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Everything posted by gdogus

  1. So, What Are You Listening To NOW?

    Joshua Redman Quartet, MoodSwing (1994) - with Brad Meldau, Christian McBride, and Brian Blade.
  2. So, What Are You Listening To NOW?

    Wayne Shorter, Night Dreamer (Blue Note,1964) - with Lee Morgan, McCoy Tyner, Reggie Workman, Elvin Jones. Always wondered why Tyner was relegated to "etc." on the front cover...
  3. So, What Are You Listening To NOW?

    Kenny Burrell with the Brother Jack McDuff Quartet - Crash! (Prestige, 1963) Seeing if we can make this an "all-Kennys" page... ;-)
  4. Now reading...

    Just finishing Dostoevsky's Crime and Punishment, which I'm re-reading after 35 years or so in this great translation by Pevear and Volokhonsky. Much different than I remember.
  5. Sir Neville Marriner R.I.P.

    Sorry to hear it, but a great long career - not least of mentoring wonderful musicians.
  6. AOTW Sep.26-Oct. 2

    Wow. 1972, baby! I am listening as I write.... Such an intriguing line up of horns, and as it turns out, a very eager,varied, roiling percussion landscape from Keno Duke. The "Reasons in Tonality" track is fantastic - searching, probing, brimming with ideas. The live setting gives this an off-hand, impromptu sound scape overall. It all evolves, of course, but the horns push and halt, bubble, stop, and pulse with intensity. Mabern's piano is by turns bluesy and starkly staccato, at points reminding me of McCoy Tyner. Now searching out the second side of the original album, consisting of Keno Duke's composition "3-M.B."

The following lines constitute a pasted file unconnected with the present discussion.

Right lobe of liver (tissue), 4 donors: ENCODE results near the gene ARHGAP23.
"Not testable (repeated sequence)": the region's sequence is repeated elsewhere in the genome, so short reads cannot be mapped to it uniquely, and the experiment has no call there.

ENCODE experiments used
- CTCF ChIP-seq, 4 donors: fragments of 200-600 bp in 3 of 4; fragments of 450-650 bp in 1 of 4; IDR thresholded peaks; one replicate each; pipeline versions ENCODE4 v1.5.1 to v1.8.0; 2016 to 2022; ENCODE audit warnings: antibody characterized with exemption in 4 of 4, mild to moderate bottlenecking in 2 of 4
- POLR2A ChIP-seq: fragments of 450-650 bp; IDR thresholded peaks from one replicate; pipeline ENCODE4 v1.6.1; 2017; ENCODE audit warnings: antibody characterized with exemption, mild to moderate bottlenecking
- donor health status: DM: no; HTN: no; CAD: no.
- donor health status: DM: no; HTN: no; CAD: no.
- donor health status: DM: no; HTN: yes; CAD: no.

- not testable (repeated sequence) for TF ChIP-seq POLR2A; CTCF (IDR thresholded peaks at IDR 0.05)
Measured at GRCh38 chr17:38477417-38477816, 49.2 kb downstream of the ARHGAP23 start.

7. Coltrane obsessive?

    Hardly "obsessive," but Trane and I are birthday buddies, so I just spent the weekend re-communing with his music (along with some Springsteen and Ray Charles on the side - also 9/23 dudes). Listened to a range: Some first Miles Quintet - Relaxin' and Cookin' Miles again, Kind of Blue Coltrane, Plays the Blues Coltrane, Africa Brass Coltrane, Meditations Coltrane, Ascension I found myself absorbed in it all, but I was surprised by how much I was enthralled by the later albums I spun - Meditations and Ascension. I've listened to them and admired them a number of times off and on, but somehow they just now clicked for me in a different and more complete way. Time now to revisit some later, stellar spaces, perhaps.